What I have found is that mine does NOT stay a perfect pouf shape. After being sat on (or receiving a battering from the kids), it gets easily squashed, and flattens and spreads out. I had to kick and whack it back into shape to take these pictures! My husband hates it as he thinks its a waste of space in our already cramped lounge. I have heard from others that the contents kind of settle, so I definitely need to stuff it some more, but I doubt it'll ever retain the desired shape permanently, unless we leave it untouched! 


Customisation ideas:
  • Alter the size or make it taller/shorter to suit your room and preferences.
  • If you have an old, unwanted bean bag, you could fill it with bean-bag-beans instead of fabric scraps. 
  • Tape together two of the wedge-shaped pattern pieces so you could make the top section from six wedges instead of twelve. 
  • Add top stitching along the seam lines for extra detail, which might be particularly welcome if you've used entirely solid-coloured fabrics, or even the same fabric, to cut all the pieces (I very nearly added gold, jeans-style top stitching to mine).
  • Instead of filling it with fabric scraps, you could use it as storage for soft toys.
  • Patchwork together smaller pieces to cut the pattern pieces from.

Would I make it again?

As much as I LOVE the idea of having the new-found ability to make pieces of furniture, I'm not sure how many of these realistically we need. Maybe I'll make another further down the line to go in one of the kid's bedrooms (in my fantasy-future home where my kids each have their own room!). I would like to encourage any one interested to make one of these though, as having a semi-useful depository for tiny, unusable fabric scraps has got to be better than chucking them all in landfill.

Thursday, 30 July 2020

Crew Neck Sweatshirt Update


Like many parents, I try to keep an eye on my kids' clothing selection to avoid getting caught out when a growth spurt occurs. I think this is particularly necessary if, like me, you don't buy new clothing for your kids, because getting what they need can take a bit more time and planning. My children's wardrobes are comprised of handmade, hand-me-downs, thrifted and the odd new item given to them as a present from someone else.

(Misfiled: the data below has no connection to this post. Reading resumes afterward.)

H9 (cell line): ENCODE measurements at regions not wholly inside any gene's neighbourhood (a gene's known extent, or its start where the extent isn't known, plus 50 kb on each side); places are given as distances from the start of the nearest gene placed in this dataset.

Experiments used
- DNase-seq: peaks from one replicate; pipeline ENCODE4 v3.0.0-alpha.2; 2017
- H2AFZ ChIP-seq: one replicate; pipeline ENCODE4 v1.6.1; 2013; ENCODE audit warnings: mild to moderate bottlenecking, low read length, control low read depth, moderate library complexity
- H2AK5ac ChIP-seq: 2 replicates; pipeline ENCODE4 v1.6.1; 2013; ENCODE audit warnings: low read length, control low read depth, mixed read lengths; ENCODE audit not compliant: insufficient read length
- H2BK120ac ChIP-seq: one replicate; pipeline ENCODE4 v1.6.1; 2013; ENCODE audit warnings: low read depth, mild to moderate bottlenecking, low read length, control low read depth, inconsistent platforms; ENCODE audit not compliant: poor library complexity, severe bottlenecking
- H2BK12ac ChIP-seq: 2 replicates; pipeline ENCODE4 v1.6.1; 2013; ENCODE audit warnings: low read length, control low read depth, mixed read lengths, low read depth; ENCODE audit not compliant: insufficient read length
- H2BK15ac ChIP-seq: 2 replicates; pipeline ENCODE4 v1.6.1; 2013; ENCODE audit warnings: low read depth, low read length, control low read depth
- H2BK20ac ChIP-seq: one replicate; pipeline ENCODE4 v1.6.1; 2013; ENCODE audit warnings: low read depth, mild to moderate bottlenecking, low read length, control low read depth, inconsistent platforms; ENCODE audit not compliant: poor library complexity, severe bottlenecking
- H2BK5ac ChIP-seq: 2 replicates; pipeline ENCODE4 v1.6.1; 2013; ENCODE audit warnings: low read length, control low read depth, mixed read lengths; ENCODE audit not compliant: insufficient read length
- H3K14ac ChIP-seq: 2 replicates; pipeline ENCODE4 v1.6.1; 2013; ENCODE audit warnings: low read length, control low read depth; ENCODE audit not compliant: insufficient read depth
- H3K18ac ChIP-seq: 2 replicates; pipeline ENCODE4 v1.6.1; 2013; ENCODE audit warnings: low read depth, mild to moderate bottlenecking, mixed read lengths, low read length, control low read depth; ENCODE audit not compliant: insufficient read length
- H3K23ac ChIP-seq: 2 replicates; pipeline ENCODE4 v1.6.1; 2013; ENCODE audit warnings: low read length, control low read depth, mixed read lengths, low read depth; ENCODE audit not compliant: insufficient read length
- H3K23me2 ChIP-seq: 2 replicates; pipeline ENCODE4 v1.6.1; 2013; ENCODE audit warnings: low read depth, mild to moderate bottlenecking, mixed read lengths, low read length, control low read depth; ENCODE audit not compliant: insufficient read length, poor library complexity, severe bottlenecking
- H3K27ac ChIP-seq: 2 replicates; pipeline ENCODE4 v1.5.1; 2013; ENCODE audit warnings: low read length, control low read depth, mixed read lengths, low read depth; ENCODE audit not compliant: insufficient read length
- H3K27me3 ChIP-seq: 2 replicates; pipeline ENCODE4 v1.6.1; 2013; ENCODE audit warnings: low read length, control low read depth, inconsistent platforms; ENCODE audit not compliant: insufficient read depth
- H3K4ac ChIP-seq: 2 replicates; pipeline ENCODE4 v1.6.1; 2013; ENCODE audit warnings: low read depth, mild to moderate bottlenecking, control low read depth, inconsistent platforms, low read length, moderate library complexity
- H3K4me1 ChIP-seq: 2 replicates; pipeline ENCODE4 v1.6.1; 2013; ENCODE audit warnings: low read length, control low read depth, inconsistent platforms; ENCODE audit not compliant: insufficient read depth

A recent sort through of Frankie's future-selection of clothes showed me that he has very few items for the next size up (aged 4/size 98+), which he is rapidly hurtling towards. I had a rummage in my clothes-to-upcycle/reuse pile and found a couple of sweatshirts, the first being a sweatshirt that has already had a number of incarnations! I made it (see below) when I worked for Traid about 8 years ago by combining a couple of red, donated sweatshirts and adding a leather anchor applique.   


Adding the navy leather shape was a gamble because I had no idea how it would wash, but actually it came out perfectly well from each wash cycle. Obviously I have no idea how much wear the original sweatshirts received, but I wore mine a lot over the years. 


I used the Brindille & Twig crew neck sweatshirt pattern for these upcycles, as I already had it in my stash and have enjoyed using it previously. I had to make seams at the shoulder for Frankie's version, just as I had to when making my adult-version. I like the additional detail that it brings. 



The second sweatshirt started out as a plain, turquoise, Damart sweatshirt that I picked up in a charity shop for 50p a few years ago. I really liked the colour but it was too small for me so it had been hanging around waiting for a purpose.  


I took the opportunity to finally bust out my Bobbinhood screen printing kit that I had got for my 40th birthday last October. I'd wanted one of these kits ever since I got to have a play with my friend Emily's last summer. But as soon as I got one of my own, all my print ideas seem to evaporate! 


Just to finally give my kit a go, I decided to use someone else's design as a starting point. I found this awesome Octopus design in one of my kids' copies of DOT magazine (which I highly recommend, BTW). I obtained permission from the designer (@annalisedunn) via Instagram, explaining that I was only going to use the design for my son's sweatshirt, and got going. Cutting the stencil out of the special plastic-y paper was the trickiest and most time-consuming part. The actual printing took literally 10min, including prepping the screen! The Bobbinhood kits are designed for stencils, so there's no exposing the screen or anything like that required.


Thoughts:

I love how both these sweatshirts came out! The journey the red sweatshirt has been on reminds me how good quality fabric can have many incarnations. Hopefully I can pass this on to someone else when Frankie eventually grows out of it. And I'm thrilled to have been able to have found an opportunity to break the seal on my awesome printing kit! I can't wait to get some new inks (I currently only have black) to give me more options for customising my clothing projects.